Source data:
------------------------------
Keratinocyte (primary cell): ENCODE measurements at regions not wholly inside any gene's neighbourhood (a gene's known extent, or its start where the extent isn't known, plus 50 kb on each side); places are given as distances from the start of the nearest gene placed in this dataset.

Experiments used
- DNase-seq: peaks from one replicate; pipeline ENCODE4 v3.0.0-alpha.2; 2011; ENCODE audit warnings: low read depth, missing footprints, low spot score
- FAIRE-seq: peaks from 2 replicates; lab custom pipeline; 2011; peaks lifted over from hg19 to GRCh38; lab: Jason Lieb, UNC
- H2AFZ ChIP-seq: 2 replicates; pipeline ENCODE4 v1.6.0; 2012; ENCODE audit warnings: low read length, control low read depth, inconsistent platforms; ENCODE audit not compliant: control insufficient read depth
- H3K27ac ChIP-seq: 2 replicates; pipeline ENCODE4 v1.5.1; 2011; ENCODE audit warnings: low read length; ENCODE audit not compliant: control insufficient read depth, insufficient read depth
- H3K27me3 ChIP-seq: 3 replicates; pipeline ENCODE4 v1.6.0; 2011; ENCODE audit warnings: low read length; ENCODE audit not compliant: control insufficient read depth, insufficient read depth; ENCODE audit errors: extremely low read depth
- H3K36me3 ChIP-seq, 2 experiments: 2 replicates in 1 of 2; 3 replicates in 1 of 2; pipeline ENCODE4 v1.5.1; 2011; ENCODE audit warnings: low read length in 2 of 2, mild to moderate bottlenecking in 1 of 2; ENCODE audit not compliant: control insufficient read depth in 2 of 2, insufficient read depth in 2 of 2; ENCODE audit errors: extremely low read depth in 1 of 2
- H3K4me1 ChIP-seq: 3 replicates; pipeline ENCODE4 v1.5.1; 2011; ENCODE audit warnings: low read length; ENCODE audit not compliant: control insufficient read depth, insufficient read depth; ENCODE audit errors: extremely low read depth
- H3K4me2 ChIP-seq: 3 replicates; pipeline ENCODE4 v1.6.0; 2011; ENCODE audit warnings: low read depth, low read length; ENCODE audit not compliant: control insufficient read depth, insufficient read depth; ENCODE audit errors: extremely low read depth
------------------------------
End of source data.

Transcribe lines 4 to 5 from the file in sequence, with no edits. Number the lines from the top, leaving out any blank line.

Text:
- FAIRE-seq: peaks from 2 replicates; lab custom pipeline; 2011; peaks lifted over from hg19 to GRCh38; lab: Jason Lieb, UNC
- H2AFZ ChIP-seq: 2 replicates; pipeline ENCODE4 v1.6.0; 2012; ENCODE audit warnings: low read length, control low read depth, inconsistent platforms; ENCODE audit not compliant: control insufficient read depth